Friday, July 24, 2009

What we're reading.

What’s the first thing you think of when you hear the name Robin Hood? Merry Men, Maid Marion, Errol Flynn fencing his way up a circular staircase, tights, feathers and Bryan Adams songs? Whilst modern interpretations of the Robin Hood myth have pervaded popular culture for over two centuries in poetry, literature, theatre and cinema, Adam Thorpe’s latest novel Hodd, is a completely different animal.

The time is thirteenth century England and the tale that unfolds is related to us by Thorpe’s narrator, the elderly monk Matthew, scribbling his confessional memoirs by candlelight around the year 1305. Ridden with guilt for popularising Hodd as a hero of the common man in his younger days, Brother Matthew attempts to set the record straight with a ‘true’ account of Hodds doings. We follow his misadventures as a young would be jongleur, a singer and player of the harp, and companion to Brother Thomas a gluttonous, blasphemous, drunken monk (there‘s always one), who is taken captive by the enigmatic outlaw Robert Hodd (or Robyn Hodde, or Robin Hood) . But none of your feather-in-the-cap-bright-green-merry shenanigans here.

Thorpe’s Hodd is a brutal anarchist, a man who is as at home with acts of sudden motiveless slaughter as he is among the grey, misty confines of his woodland hideout. Not a whisper of any charitable handouts to be found within these pages, Hodd is a man who believes himself above any law of Man or God, fired by his belief in the Doctrine of the Free Spirit (a familiar heresy in medieval Europe which places him beyond sin), Robert and his not-so-merry men selfishly pillage and rape as they see fit.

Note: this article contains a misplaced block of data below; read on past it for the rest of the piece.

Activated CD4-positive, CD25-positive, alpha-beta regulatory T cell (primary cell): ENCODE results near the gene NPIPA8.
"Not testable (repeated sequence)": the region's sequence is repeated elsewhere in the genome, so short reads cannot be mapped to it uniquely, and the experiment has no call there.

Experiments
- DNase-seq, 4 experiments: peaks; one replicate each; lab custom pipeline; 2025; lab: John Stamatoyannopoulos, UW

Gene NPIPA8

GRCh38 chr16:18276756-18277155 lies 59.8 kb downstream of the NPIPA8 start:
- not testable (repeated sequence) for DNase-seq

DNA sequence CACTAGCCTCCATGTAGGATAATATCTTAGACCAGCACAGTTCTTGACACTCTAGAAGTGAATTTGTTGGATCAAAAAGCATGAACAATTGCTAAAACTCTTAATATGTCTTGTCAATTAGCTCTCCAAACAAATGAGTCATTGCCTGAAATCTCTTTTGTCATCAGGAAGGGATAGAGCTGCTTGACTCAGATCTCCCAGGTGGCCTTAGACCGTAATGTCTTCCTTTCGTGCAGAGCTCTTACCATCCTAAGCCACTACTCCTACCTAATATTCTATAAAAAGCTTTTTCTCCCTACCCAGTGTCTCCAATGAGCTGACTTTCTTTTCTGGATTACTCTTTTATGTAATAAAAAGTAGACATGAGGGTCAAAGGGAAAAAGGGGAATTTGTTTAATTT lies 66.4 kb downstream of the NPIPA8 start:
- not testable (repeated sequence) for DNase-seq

Little John (another member of Hodd’s criminal brotherhood and a constant competitor for the mantle of leadership) is here too as is Will Scarlett but no sign of the eponymous Marion or indeed many of the other characters that are considered central to the Robin Hood canon. Yes, Hodd goes armed with his famous English Longbow but rather than piping the ace at royal archery contests, we have him, in one early episode, using a well aimed arrow to staple the hand of a helpless quack doctor to a tree branch. Thorpe has much to say about the inequalities of life in the middle ages and paints an unflattering picture of the clergy and landowning nobility of the day, however those of you looking for clearly defined good guys and bad guys will be disappointed.

Overall Hodd presents us with an absorbing and disturbing re-imagining of a familiar folk hero. Thorpe’s use of a pseudo-Chaucerean English and fast lean narrative add much to our immersion in a world where beauty and simplicity of life went hand in hand with constant danger and a keen awareness of the nearness of death. If you like your fiction uncompromising and your novels historical, then Hodd is definitely for you.


Hodd by Adam Thorpe
Published by Jonathan Cape, in store now

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